Poland is Huawei's headquarters for Central and Eastern Europe and the Nordic region.
An official at the Chinese Embassy in Warsaw said China attaches "great importance to the detention" of the Chinese citizen in Poland and that Chinese envoys had met with Polish Foreign Ministry officials to urge them to arrange a consular visit "as soon as possible."
The Chinese Foreign Ministry said late Friday it is "closely following the detention of Huawei employee Wang Weijing" and has asked Poland to "handle the case lawfully, fairly, properly and to effectively guarantee the legitimate rights of the person, his safety and his humanitarian treatment," according to state broadcaster CCTV.
Orange Poland told the AP on Friday it was cooperating with Polish security services in the case and had "handed over belongings of one of our employees" in Tuesday's search of its offices. Orange told the AP it did not know if the suspicions against its employee were related to his work at Orange or elsewhere.
Huawei's chief financial officer, Meng Wanzhou, was arrested Dec. 1 in Canada in connection with U.S. accusations that the company violated restrictions on sales of American technology to Iran.
The United States wants Meng extradited to face charges that she misled banks about the company's business dealings in Iran. She is out on bail in Canada awaiting extradition proceedings.
On Dec. 10, China detained former Canadian diplomat Michael Kovrig and Canadian entrepreneur Michael Spavor on vague national security allegations in apparent retaliation for Meng's arrest.
China's ambassador to Canada accused the country this week of "white supremacy" in calling for the release of the two Canadians, while describing the detentions as an "act of self-defense."
Dhaka, Jan 10 (UNB)- Live streaming of all matches of Bangladesh Premiere League (BPL) is now available on Robi’s digital sports entertainment platform, My Sports.
Robi is the only mobile phone operator to be offering live streaming of BPL matches. Cricket fans from around the country can enjoy the action-packed matches.
Users can subscribe to the My Sports service through mobile application (http://bit.ly/MySportsApp) or by sending START SP or SPW to 22222 or through the portal: http://mysports.com.bd/ or simply by dialing 22222.
After subscribing through any of these channels, users can enjoy the full service from the mobile app, SMS, IVR, and WAP.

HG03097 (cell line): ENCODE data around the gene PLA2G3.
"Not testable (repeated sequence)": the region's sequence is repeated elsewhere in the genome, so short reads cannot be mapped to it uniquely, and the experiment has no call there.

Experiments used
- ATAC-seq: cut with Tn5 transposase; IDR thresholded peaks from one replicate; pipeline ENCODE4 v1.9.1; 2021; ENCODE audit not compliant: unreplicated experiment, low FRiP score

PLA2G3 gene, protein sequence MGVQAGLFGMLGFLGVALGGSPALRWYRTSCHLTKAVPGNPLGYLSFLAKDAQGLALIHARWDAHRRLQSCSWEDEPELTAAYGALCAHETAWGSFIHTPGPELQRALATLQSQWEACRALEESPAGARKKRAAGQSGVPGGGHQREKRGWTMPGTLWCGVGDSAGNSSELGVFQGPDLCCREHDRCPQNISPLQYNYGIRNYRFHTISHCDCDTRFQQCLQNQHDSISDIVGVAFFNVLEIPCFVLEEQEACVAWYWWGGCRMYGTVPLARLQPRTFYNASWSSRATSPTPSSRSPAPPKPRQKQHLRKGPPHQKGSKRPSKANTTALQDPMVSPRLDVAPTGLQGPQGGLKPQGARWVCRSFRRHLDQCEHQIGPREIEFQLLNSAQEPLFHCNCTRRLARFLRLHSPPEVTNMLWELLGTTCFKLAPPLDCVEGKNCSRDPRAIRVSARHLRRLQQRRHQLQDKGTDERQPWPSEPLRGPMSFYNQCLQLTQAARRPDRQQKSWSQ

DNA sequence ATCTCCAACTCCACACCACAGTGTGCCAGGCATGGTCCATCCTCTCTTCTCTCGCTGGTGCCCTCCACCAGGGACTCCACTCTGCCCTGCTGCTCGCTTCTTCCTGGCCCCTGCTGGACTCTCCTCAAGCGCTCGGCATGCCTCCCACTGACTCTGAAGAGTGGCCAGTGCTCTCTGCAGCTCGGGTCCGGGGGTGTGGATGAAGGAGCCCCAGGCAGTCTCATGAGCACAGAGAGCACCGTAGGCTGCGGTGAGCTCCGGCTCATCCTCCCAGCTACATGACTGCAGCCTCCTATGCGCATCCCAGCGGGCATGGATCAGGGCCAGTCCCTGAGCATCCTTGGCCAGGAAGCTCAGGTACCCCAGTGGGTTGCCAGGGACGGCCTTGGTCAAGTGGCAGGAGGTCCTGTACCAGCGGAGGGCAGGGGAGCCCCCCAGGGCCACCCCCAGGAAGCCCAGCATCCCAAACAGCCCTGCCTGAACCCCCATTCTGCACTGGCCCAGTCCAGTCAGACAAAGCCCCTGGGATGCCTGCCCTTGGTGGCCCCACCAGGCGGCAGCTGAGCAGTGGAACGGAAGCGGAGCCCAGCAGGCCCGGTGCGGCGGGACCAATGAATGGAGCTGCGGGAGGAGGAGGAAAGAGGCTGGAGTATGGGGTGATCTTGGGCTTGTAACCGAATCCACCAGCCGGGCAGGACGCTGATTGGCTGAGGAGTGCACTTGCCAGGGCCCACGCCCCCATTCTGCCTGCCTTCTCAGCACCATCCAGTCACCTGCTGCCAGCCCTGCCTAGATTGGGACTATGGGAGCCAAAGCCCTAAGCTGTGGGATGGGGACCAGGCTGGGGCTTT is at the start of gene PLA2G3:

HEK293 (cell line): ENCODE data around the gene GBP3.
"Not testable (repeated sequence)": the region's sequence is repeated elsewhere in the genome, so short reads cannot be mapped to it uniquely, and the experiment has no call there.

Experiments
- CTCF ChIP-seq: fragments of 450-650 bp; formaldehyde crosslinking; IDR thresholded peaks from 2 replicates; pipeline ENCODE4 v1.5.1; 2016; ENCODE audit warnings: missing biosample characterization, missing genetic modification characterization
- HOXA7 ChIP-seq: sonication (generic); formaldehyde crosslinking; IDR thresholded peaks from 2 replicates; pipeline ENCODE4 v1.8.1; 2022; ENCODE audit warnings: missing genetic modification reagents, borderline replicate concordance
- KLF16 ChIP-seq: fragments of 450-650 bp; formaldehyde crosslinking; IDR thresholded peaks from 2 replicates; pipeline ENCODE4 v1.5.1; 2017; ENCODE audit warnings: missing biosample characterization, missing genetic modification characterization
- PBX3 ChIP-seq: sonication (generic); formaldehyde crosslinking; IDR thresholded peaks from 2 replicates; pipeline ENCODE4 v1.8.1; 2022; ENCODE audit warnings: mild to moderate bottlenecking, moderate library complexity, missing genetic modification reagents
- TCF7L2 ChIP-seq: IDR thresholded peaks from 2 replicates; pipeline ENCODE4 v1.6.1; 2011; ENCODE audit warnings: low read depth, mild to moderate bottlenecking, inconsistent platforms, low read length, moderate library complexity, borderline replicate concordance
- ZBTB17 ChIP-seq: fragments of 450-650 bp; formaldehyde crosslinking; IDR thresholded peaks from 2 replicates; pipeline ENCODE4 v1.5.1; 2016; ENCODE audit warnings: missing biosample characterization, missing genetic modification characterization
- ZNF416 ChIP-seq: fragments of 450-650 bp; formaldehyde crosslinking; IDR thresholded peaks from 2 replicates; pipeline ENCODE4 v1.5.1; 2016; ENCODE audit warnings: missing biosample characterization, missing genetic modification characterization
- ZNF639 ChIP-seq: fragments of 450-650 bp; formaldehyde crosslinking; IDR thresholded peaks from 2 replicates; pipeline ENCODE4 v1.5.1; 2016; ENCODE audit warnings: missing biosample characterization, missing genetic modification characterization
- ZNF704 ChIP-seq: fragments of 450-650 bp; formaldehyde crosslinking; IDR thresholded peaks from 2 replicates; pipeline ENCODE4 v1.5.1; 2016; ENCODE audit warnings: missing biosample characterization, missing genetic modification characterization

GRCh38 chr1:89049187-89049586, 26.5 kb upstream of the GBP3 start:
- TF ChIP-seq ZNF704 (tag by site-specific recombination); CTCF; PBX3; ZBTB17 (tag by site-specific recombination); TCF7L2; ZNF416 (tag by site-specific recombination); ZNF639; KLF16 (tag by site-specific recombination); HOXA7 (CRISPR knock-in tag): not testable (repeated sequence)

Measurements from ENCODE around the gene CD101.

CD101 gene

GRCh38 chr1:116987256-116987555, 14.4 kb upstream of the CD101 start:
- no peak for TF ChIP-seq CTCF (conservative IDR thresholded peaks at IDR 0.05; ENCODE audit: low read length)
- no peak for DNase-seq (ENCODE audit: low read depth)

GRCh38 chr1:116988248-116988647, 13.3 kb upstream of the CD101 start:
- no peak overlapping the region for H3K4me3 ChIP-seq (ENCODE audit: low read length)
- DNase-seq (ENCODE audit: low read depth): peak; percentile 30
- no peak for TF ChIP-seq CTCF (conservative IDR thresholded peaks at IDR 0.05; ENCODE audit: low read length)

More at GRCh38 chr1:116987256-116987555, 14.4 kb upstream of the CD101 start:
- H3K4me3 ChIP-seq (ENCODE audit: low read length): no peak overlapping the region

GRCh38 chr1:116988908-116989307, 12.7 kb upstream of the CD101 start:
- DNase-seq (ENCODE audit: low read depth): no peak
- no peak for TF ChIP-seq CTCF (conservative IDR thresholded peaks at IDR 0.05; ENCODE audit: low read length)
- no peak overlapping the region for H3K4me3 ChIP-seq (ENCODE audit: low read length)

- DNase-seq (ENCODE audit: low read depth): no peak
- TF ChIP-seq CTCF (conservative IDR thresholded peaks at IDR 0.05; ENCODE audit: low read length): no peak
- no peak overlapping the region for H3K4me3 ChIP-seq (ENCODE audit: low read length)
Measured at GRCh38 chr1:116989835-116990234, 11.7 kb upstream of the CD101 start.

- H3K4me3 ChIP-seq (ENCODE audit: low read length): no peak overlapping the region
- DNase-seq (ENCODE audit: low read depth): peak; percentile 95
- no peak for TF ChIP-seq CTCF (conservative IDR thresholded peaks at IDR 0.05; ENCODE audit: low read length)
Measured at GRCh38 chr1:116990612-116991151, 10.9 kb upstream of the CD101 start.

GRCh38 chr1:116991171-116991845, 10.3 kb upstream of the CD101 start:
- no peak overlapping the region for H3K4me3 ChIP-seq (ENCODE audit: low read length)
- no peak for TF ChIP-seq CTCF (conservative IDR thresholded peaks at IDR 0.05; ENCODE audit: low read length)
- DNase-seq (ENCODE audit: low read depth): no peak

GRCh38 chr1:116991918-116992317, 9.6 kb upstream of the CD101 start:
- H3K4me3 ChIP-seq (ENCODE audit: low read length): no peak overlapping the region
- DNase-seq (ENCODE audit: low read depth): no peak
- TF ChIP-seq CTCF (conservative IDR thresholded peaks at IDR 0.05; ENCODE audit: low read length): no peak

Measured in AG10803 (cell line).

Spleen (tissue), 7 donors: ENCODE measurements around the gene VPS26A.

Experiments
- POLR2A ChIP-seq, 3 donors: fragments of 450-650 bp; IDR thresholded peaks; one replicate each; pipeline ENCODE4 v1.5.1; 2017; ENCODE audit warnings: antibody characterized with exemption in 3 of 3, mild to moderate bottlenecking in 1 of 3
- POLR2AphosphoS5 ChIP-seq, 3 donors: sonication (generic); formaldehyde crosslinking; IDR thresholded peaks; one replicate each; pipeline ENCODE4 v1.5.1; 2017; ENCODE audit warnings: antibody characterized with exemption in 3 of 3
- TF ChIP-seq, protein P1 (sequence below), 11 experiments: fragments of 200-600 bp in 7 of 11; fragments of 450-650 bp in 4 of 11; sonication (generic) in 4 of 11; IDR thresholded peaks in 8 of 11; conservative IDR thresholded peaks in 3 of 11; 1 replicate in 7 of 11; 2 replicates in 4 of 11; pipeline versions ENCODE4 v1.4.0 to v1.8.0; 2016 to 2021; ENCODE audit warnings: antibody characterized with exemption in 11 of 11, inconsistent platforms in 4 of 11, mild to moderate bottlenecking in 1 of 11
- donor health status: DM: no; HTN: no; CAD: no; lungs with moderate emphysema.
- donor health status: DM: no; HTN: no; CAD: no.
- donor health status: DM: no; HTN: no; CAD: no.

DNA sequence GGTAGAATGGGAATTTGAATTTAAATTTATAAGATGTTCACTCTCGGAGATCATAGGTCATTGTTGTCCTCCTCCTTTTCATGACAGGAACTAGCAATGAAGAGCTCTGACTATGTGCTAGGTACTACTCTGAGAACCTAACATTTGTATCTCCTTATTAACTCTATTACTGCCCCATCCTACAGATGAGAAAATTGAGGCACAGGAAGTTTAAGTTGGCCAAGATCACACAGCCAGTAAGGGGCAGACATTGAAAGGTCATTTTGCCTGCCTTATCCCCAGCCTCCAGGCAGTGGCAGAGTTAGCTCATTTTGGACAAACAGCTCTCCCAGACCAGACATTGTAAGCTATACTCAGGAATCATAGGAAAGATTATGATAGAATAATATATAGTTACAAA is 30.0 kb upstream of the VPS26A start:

Subscription to My Sports is available for daily, five days and 14 days duration. The daily package costs Tk2.44, five days package comes at Tk6.09 and the fourteen days package costs Tk14.61.
The price is inclusive of VAT, surcharge and supplementary duty.
The daily and the five days packages are available on auto-renewal basis, whereas, the 14-day package is available on on-demand basis. There will be no additional charge for any content but data charge will be applicable.
Dhaka, Jan 10 (UNB)- To celebrate the 11th Techshohor.com Smartphone & Tab Expo to a grand scale, leading smartphone brand Huawei has announced exciting offers and lucrative discounts on its devices and accessories. The expo is scheduled to be held at Bangabandhu International Conference Centre (BICC) in the capital from January 10-12, 2019.
On the occasion, Huawei will provide up to 20% special discount on Smartphones with attractive gifts during the expo and up to 40% special discount on Tab and Huawei original accessories item (Earphone, Bluetooth Headset, Quick Charger, OTG Cable, Selfie Stick, and Smart Scale etc.). Moreover, there will be special offers on Huawei Power Bank and Color Band A2 and B2 for this expo only.
In this expo, customer will be able to buy Huawei nova 3e at BDT 22,500 instead of regular price of BDT 27,990. Moreover, Huawei nova 3i will be available at BDT 25,500 with an attractive gift box while the regular price of the handset is BDT 26,990.
Popular smartphone at present, Huawei Mate 20 Pro will be available for BDT 89,990 with exclusive gifts. Also customer can buy Huawei Matebook X with a discounted price of BDT 110,000.
In addition, customer can buy Huawei’s popular tab: T3 7” (1+8GB) with a minimum price of BDT 8,990 and Huawei Media pad T3 10” will be sold at BDT 17,990 instead of regular price of BDT 19,490. Moreover, Huawei Color Band A2 will be sold at 15% discounted to BDT 2,190 and color Band B2 at BDT 2,950
To enhance the enjoyment of the customer further, Huawei will also organize raffle draw each day during the expo and customer can get a chance to win attractive gifts including Swan Bluetooth Speaker, Headphone and BPL ticket.
Cape Canaveral, Jan 10 (AP/UNB) — The Hubble Space Telescope's premier camera has shut down because of a hardware problem.
NASA said the camera stopped working Tuesday. Hubble's three other science instruments are still working fine, with celestial observations continuing.
This third incarnation of the wide field camera was installed by spacewalking astronauts in 2009. The camera has backup electronics that could be called into action, if necessary, according to NASA.